Associations to the word «Worry»
WORRY, verb. (transitive) To seize or shake by the throat, especially of a dog or wolf.
WORRY, verb. (transitive) To harass; to irritate or distress.
WORRY, verb. (transitive) Disturb the peace of mind of; afflict with mental agitation or distress.
WORRY, verb. (intransitive) To be troubled, to give way to mental anxiety.
WORRY, verb. (transitive) To touch repeatedly, to fiddle with.
WORRY, verb. (transitive) (obsolete) (except in Scots) To strangle.
WORRY, noun. A strong feeling of anxiety.
WORRY, noun. An instance or cause of such a feeling.
WORRY BACK, verb. (card games) In a patience or solitaire game, to return a card from a foundation to the tableau.
WORRY LINE, noun. A permanent wrinkle on the forehead.
WORRY LINES, noun. Plural of worry line
WORRY WART, noun. (idiomatic) One who worries excessively or unnecessarily.
WORRY, noun. Something or someone that causes anxiety; a source of unhappiness; "New York traffic is a constant concern"; "it's a major worry".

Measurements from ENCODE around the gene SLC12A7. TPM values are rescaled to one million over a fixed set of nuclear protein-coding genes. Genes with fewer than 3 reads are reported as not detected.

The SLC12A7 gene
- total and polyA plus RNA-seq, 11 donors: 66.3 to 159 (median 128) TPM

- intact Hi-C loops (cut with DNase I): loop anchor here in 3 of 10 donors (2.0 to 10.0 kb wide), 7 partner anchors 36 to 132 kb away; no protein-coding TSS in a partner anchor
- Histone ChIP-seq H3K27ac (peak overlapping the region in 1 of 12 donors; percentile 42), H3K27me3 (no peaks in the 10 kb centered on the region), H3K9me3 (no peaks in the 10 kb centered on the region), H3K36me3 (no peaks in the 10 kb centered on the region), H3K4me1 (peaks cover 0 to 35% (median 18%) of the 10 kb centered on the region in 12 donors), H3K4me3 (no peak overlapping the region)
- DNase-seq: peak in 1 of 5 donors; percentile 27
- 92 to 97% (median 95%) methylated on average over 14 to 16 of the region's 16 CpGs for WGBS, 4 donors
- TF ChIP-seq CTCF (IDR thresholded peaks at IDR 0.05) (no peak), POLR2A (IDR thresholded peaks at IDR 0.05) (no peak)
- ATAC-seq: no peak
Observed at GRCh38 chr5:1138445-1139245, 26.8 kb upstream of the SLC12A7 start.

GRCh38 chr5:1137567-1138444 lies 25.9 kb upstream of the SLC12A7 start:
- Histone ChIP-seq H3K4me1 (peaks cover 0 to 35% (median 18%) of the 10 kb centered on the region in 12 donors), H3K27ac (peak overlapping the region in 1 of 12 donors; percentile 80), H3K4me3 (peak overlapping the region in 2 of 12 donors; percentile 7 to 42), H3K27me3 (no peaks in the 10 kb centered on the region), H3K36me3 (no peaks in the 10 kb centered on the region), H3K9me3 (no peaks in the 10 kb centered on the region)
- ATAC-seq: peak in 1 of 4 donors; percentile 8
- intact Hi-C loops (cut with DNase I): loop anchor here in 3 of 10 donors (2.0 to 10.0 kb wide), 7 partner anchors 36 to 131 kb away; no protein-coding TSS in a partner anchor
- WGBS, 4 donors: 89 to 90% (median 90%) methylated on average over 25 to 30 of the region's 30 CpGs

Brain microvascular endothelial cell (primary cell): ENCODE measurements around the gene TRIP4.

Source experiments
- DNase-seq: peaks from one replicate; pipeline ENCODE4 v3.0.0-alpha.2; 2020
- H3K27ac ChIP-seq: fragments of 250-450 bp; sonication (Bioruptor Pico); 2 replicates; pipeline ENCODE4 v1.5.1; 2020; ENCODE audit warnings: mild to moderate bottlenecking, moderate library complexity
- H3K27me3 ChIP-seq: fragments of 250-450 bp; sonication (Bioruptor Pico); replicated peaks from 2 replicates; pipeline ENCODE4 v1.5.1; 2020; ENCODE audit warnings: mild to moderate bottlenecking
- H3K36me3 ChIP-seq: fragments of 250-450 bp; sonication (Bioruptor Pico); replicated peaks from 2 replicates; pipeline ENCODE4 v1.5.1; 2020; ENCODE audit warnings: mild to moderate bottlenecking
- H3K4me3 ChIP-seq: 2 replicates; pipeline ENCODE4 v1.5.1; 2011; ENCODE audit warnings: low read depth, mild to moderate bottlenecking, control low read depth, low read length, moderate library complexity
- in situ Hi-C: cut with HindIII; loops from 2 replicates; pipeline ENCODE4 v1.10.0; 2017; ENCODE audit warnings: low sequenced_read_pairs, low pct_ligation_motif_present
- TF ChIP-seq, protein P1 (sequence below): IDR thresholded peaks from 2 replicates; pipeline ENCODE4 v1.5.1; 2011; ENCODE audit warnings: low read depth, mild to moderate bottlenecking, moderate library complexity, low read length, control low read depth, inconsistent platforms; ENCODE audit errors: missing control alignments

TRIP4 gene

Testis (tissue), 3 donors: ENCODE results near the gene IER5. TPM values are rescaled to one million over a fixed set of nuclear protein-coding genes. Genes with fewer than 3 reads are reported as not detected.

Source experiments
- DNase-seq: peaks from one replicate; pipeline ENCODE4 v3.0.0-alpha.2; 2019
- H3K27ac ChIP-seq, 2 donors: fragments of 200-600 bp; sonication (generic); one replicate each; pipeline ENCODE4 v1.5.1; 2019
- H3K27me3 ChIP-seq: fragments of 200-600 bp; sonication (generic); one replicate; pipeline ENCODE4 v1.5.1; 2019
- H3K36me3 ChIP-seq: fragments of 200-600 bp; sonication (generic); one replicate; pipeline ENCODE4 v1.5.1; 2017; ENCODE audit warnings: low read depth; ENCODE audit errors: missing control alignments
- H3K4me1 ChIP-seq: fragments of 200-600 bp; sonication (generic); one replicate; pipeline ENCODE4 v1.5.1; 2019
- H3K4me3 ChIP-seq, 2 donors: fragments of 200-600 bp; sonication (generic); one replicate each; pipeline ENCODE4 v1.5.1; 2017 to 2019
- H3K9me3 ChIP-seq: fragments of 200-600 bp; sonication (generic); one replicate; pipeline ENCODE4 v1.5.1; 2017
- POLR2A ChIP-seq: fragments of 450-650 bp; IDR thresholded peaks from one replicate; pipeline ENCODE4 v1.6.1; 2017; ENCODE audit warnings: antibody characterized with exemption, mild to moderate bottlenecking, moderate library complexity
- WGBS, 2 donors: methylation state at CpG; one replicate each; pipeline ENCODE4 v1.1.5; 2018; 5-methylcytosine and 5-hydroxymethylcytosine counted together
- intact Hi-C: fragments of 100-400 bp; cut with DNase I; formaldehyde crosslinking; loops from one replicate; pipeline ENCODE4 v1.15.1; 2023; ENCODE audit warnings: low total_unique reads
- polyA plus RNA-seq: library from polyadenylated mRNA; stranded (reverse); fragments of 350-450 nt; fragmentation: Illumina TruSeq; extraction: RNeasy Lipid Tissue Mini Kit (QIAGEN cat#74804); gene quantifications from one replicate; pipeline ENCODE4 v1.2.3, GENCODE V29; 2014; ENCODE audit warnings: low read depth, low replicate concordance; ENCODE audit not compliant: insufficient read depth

WORRY, noun. A strong feeling of anxiety; "his worry over the prospect of being fired"; "it is not work but worry that kills"; "he wanted to die and end his troubles".
WORRY, verb. Be worried, concerned, anxious, troubled, or uneasy; "I worry about my job".
WORRY, verb. Be concerned with; "I worry about my grades".
WORRY, verb. Disturb the peace of mind of; afflict with mental agitation or distress; "I cannot sleep--my daughter's health is worrying me".
WORRY, verb. Be on the mind of; "I worry about the second Germanic consonant shift".
WORRY, verb. Lacerate by biting; "the dog worried his bone".
WORRY, verb. Touch or rub constantly; "The old man worried his beads".
Don't use words too big for the subject. Don't say "infinitely" when you mean "very"; otherwise you'll have no word left when you want to talk about something really infinite.